LG Chem to invest $11 billion in EV battery, material business in U.S.
The investment was announced Tuesday by LG Chem CEO Shin Hak-cheol during his meeting with U.S. Treasury Secretary Janet Yellen at LG Sciencepark in Magok-dong, western Seoul. Yellen toured the battery material facility and held a 30-minute meeting with Shin.
"LG Chem will invest $4.5 billion through 2025 solely in battery materials to build a diverse product portfolio of cathode materials, separators and carbon nanotubes, just to name a few," Shin said. "We are also actively considering establishing a cathode manufacturing plant in North America to strengthen the battery supply chain, which will collectively make our battery-related investment in the United States exceed $11 billion."
The investment also includes LG Energy Solution's construction of five EV battery plants in the United States. LG Chem owns 81.8 percent of LG Energy Solution, an EV battery maker.
Three facilities are being built by Ultium Cells, a 50-50 joint venture between LG Energy Solution and General Motors, in Ohio, Tennessee and Michigan. The Ohio plant will start mass production in the second half of the year.
Ultium is likely to announce its investment plan for the fourth plant soon as General Motors CEO Mary Barra hinted that she will make the announcement in the second half during a recent press conference call.
LG Energy Solution also established a joint venture with Stellantis to build a plant in Ontario, Canada. Ground will be broken in the second half.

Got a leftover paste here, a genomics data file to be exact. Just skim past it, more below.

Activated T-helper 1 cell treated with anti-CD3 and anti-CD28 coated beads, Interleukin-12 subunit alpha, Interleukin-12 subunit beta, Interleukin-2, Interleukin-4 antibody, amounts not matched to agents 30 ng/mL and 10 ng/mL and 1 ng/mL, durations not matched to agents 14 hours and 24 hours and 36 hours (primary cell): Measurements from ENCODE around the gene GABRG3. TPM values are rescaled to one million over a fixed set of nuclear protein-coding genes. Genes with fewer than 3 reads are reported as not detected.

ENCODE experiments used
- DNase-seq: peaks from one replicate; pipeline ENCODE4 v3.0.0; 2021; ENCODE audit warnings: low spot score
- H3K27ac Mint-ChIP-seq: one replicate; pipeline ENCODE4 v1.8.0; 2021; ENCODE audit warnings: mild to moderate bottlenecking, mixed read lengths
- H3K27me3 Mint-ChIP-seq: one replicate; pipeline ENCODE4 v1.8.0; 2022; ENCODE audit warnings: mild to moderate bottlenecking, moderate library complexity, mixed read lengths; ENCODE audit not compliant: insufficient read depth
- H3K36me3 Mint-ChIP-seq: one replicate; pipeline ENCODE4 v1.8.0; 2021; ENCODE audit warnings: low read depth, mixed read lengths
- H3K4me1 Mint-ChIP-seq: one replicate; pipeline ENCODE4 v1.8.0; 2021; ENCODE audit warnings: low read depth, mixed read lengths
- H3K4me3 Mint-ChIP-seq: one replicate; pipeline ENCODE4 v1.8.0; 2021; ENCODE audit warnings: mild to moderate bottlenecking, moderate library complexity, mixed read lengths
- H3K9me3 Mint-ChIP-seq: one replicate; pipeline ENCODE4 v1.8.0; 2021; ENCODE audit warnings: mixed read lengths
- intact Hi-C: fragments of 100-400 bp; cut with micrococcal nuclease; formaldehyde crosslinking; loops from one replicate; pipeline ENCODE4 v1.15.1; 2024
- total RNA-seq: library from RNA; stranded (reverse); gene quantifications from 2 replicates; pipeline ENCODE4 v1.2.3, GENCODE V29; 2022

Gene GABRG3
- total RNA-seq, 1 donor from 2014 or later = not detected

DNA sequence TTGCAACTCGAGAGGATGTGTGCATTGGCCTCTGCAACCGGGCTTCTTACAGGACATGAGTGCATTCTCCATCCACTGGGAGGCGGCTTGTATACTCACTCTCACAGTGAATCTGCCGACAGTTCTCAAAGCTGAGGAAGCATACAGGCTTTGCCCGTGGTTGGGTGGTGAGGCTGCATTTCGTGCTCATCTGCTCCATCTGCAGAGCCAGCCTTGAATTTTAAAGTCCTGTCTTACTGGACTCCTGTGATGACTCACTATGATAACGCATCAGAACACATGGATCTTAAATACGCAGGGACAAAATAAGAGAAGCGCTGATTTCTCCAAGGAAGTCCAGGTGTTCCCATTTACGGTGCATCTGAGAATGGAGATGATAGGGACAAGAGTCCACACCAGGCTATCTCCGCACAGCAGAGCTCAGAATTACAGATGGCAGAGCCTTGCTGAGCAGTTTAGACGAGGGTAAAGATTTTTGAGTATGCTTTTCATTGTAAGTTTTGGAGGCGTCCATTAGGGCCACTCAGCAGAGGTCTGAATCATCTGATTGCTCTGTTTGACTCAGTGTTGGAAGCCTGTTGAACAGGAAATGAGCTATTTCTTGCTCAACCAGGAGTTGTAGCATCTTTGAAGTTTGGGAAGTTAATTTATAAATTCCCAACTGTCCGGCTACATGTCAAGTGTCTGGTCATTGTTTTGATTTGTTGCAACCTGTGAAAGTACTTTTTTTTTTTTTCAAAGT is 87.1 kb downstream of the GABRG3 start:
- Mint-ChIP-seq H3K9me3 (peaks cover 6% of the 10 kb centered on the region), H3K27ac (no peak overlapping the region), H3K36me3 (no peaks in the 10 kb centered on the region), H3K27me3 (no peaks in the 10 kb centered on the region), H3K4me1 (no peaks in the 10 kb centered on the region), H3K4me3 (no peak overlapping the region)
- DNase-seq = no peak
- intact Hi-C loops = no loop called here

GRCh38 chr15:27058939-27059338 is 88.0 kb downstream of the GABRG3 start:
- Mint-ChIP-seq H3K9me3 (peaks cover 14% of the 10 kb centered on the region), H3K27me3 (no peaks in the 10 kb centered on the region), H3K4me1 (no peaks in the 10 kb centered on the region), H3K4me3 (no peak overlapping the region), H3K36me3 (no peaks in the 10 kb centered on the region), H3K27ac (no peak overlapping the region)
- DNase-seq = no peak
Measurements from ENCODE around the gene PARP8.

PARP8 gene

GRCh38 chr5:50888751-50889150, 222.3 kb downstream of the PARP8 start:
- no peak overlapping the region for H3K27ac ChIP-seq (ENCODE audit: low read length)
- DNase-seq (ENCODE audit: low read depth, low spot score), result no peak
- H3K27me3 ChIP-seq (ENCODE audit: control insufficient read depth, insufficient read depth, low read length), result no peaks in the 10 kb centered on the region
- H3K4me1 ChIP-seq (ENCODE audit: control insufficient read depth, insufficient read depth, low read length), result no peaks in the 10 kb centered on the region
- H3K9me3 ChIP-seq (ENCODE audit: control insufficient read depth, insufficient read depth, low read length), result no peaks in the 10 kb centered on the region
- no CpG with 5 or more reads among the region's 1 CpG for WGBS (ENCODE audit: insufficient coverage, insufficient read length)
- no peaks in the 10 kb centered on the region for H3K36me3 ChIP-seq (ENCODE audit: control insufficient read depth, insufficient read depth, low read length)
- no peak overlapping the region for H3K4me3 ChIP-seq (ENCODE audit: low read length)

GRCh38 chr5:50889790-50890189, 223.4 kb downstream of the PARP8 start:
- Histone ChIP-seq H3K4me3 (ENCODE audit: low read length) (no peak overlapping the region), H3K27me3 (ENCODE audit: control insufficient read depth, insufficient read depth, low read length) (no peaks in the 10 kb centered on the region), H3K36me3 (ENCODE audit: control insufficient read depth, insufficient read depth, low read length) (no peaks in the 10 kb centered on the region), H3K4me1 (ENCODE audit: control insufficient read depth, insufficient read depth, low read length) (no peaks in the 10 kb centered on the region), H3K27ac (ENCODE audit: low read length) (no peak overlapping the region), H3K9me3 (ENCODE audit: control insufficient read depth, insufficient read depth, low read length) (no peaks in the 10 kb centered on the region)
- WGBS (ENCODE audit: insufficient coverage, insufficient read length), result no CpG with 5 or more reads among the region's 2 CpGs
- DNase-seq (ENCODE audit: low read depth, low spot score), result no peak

The Korean battery maker also has a plan to build an independent factory in Arizona. The company bought a 650-acre site in Queen Creek in April, though it is currently reassessing the $1.3-billion investment it initially planned. It blamed "unfavorable business conditions," including "surging costs driven by inflation."
“Even if the United States makes investments to expand domestic production capacity for critical products, as I mentioned, we must work with allies and partners to secure supplies of critical goods that we will not make insufficient quantities at home,” Yellen said. “To make our supply chains more resilient, we need to maintain strong economic ties with critical allies like Korea while lessening the risks associated with the over-concentration of key supplies in unreliable countries."
Shin also emphasized his plan of focusing on battery recycling technologies. In December, LG Chem invested $50 million in Toronto-based Li-Cycle to acquire 2.6 percent of the largest battery recycling company in North America. Under the agreement, LG Chem will be provided 20,000 tons of recycled nickel for 10 years starting 2023.
LG Chem aims to go carbon neutral by 2050.
LG Chem was only company that Yellen had plans to visit during her visit to Korea.
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